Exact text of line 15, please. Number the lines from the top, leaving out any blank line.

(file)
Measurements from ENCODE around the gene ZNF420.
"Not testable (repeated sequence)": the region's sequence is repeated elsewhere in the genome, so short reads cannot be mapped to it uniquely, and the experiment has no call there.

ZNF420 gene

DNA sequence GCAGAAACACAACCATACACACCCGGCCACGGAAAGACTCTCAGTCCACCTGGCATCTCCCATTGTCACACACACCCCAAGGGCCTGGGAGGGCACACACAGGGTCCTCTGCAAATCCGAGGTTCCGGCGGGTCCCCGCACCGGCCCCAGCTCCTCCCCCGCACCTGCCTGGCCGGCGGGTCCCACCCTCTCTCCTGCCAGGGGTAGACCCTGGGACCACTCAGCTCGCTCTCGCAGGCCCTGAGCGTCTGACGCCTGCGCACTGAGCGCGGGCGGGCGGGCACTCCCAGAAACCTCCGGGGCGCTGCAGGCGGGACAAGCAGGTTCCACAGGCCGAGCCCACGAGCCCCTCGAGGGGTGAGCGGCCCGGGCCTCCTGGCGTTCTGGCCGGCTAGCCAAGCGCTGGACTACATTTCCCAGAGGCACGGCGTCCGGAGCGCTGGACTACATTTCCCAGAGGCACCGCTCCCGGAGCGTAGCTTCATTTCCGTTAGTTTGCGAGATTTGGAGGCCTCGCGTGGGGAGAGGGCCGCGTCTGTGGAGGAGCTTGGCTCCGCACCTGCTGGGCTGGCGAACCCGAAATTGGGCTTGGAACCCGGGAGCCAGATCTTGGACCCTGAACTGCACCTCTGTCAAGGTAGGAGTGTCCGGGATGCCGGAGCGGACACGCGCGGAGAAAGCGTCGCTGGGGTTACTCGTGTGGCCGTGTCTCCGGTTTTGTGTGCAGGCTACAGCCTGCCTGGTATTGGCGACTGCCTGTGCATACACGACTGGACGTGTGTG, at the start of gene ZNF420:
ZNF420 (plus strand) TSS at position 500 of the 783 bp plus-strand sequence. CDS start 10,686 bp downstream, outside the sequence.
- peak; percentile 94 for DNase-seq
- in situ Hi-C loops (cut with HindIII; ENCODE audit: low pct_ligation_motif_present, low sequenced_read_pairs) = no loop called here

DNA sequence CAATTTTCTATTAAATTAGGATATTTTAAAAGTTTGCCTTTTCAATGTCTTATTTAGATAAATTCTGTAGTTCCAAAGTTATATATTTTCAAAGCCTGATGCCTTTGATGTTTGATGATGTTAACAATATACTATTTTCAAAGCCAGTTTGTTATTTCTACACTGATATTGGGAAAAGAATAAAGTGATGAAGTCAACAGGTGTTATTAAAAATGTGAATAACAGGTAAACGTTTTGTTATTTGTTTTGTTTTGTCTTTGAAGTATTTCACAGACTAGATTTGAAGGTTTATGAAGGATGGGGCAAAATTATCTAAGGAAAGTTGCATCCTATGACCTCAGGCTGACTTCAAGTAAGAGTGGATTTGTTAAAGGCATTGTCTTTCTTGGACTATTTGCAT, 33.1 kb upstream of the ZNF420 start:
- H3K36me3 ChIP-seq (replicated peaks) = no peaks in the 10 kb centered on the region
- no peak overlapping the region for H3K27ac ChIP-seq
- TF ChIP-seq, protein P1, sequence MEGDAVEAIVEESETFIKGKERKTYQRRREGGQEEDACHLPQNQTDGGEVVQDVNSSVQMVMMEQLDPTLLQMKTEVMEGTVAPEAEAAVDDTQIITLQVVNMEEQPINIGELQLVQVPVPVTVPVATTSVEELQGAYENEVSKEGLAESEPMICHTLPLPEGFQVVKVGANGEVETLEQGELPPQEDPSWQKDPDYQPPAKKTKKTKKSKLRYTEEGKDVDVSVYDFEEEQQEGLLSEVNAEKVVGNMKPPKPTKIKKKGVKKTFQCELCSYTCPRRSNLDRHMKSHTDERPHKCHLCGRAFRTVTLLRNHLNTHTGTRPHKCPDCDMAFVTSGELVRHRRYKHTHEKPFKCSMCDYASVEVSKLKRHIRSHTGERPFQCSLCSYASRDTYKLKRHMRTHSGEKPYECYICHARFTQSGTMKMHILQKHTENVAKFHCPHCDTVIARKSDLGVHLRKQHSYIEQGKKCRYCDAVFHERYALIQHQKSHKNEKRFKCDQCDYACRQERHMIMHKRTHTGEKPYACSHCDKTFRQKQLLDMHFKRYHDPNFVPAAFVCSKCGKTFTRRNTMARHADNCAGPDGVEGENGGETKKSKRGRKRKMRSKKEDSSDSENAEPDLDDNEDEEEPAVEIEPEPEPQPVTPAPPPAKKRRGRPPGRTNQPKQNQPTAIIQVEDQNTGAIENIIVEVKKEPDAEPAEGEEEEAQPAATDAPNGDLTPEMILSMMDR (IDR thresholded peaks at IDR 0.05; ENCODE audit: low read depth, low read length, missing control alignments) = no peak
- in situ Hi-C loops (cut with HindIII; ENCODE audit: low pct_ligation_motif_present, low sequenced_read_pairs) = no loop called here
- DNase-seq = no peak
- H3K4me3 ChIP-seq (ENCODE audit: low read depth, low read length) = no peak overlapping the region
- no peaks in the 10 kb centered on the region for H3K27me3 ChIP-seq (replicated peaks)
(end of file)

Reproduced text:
- no peaks in the 10 kb centered on the region for H3K27me3 ChIP-seq (replicated peaks)